Thirty-one states and the District of Columbia allow a group of income tax breaks known as “itemized deductions.”  Itemized deductions are designed to help defray a wide variety of personal expenditures that affect a taxpayer’s ability to pay taxes, including charitable contributions, extraordinary medical expenses, mortgage interest payments, and state and local taxes. But these deductions reduce state revenue by billions of dollars each year while providing the greatest benefit to upper-income households—and little to no benefit to the middle- and low-income families that generally pay the highest share of their incomes in state and local taxes.  This policy brief explains itemized deductions and explores options for reforming these regressive tax breaks at the state level, including recent reforms that have been enacted in a number of states.
What are Itemized Deductions?
When calculating the amount of one’s income that is subject to tax, the federal government and most states allow people to choose whether to subtract a basic “standard deduction” amount or the total of their “itemized deductions”—a group of roughly a dozen separate tax deductions. Most states with personal income taxes “couple” to the federal government’s itemized deduction rules, allowing people who utilize itemized deductions on their federal tax returns to do so at the state level as well. Generally, better-off families are more likely than lower-income families to have enough deductions to make itemizing worthwhile. Deductions related to homeownership are often what makes a family’s itemized deductions exceed its standard deduction.
In general, the rationale for each itemized deduction is to take account of large or unusual personal expenditures that affect a taxpayer’s ability to pay. Some itemized deductions are also offered as a way of encouraging certain types of behavior. The largest itemized deductions include those for charitable contributions, mortgage interest paid by homeowners, large medical expenses, and state and local income, property, and sales taxes. Since it makes little sense to deduct a state income tax payment from a state income tax payment, most states require itemizers to add back any state income tax deduction claimed on federal tax forms when recalculating their itemized deductions for state purposes.
Fairness Implications of Itemized Deductions
Itemized deductions impact tax fairness: low-income families receive virtually no benefit from these deductions, and the largest benefits are reserved for the upper-income families who arguably need them the least.
There are multiple reasons for this outcome. Many low-income families do not own their homes, for instance, and thus do not benefit from the deductions for mortgage interest or property taxes paid. Those families are also unable to give significant amounts to charity, and they do not tend to make large, deductible state income tax payments.
The regressive nature of itemized deductions is amplified by the fact that under an income tax with graduated rates (where the marginal tax rate rises as income rises), any type of tax deduction will tend to provide a larger benefit to the best-off families. This is because the tax cut offered by an itemized deduction depends on the taxpayer’s income tax rate. Imagine two families, each of which paid $10,000 in mortgage interest that they include in their itemized deductions. If the first family is a middle-income family paying at the 15 percent federal tax rate, the most they can expect is a $1,500 federal tax cut from this deduction ($10,000 times 15 percent). But if the second family is much wealthier and pays at the 39.6 percent top rate, they could expect a tax cut of up to $3,960. Since the vast majority of states allowing itemized deductions also use a system of graduated tax rates, this upside-down effect is common at the state level as well.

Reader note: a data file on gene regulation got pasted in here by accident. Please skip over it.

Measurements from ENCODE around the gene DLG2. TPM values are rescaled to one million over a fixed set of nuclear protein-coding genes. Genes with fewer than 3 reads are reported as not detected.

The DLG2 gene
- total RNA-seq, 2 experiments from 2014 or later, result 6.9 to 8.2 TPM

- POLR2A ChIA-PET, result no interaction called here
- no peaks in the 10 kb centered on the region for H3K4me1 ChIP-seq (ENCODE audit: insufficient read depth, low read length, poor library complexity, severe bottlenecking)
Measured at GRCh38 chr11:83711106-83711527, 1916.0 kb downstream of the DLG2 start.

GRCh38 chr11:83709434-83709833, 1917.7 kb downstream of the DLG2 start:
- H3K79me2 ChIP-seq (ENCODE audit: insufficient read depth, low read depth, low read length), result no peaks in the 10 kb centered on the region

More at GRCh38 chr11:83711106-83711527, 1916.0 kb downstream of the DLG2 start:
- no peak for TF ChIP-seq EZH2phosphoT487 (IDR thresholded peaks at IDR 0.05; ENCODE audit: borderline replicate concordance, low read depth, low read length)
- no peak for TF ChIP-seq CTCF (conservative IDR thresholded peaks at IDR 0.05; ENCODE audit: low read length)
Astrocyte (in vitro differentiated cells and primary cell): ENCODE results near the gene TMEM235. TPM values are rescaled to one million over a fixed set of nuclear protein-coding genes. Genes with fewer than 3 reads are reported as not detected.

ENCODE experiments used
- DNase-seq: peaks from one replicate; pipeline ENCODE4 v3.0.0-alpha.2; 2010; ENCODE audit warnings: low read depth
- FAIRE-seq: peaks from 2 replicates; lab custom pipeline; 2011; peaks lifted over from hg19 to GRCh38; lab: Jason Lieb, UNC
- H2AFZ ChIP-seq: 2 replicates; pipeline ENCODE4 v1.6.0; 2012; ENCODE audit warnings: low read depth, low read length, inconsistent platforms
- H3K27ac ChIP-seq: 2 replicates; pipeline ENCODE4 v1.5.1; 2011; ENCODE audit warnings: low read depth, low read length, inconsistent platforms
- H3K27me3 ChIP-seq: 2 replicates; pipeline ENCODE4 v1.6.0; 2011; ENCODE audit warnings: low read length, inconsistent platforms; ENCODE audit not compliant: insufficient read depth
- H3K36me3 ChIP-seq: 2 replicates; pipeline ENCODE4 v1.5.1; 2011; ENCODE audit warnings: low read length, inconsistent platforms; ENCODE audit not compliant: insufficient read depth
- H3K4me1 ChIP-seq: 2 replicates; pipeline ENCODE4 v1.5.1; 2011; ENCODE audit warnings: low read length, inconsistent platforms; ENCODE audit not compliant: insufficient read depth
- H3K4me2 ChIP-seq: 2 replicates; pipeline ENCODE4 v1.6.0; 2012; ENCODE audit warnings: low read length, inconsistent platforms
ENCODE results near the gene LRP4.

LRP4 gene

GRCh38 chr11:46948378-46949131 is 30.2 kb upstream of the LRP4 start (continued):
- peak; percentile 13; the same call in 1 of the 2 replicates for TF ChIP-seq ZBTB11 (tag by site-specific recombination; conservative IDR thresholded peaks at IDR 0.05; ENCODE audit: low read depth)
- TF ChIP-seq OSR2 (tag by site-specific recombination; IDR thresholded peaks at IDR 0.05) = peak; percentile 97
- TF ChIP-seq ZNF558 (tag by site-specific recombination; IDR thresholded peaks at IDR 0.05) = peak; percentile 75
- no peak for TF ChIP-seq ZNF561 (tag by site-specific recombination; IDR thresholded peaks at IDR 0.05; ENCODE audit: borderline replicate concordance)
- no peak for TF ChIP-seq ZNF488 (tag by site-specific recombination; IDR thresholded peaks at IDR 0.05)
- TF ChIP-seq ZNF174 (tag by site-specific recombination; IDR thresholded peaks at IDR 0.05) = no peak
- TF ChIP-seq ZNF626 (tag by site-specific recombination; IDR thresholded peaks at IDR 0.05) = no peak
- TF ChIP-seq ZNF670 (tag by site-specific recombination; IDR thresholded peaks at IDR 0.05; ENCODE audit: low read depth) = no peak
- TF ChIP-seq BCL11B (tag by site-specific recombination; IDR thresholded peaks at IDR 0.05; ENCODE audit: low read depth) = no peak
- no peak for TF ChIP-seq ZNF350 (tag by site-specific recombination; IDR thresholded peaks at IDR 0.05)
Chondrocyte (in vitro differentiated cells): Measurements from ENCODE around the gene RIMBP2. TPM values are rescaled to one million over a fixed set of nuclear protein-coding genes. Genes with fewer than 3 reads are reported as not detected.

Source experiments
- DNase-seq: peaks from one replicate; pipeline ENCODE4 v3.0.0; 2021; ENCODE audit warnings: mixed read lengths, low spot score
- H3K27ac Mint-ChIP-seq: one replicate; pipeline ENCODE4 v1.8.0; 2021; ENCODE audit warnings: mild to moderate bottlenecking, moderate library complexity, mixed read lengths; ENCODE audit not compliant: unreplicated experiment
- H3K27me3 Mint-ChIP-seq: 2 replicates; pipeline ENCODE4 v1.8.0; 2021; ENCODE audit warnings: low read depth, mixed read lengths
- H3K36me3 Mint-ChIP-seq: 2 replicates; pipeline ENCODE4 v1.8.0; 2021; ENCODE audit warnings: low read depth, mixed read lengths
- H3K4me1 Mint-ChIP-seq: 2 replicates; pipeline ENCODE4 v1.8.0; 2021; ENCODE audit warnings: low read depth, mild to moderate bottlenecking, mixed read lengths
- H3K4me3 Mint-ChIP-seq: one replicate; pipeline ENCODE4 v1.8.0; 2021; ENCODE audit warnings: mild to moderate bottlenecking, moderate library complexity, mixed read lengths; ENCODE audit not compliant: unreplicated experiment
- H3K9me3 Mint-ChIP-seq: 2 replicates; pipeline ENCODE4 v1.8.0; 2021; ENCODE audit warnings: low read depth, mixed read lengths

State Treatment of Itemized Deductions
Thirty-one states and the District of Columbia (DC) allow itemized deductions patterned after federal rules (Figure 1). Seventeen states closely follow federal guidelines for itemized deductions (with the exception of the federal deduction for state income taxes paid, which most states have sensibly chosen to disallow). Eleven other states and DC use the same federal guidelines, but impose their own limits on some or all of these deductions (See Figure 2 for more detail on these states). Just three states (Alabama, Arkansas, and South Carolina) offer itemized deductions without any kind of limit or phase-down. By contrast, ten states with broad-based income taxes do not allow any of these itemized deductions, opting instead to establish their own rules for determining taxable income that may include deductions for various expenses but are not based on the federal deduction structure and do not restrict those deductions to itemizers.
Options for Itemized Deduction Reform
In recent years, lawmakers in a number of states have ratified bold reforms that phase down or even repeal itemized deductions. The outright repeal of itemized deductions in Rhode Island in 2010 was the most significant of those efforts thus far. Other states have capped the value of some deductions or converted them into credits—making these tax breaks less unfair and broadening the state’s income tax base (Figure 2). Most recently, Kansas, Maine, North Carolina, and Vermont enacted changes to reduce the value of itemized deductions for their best-off taxpayers. Options for itemized deduction reform include: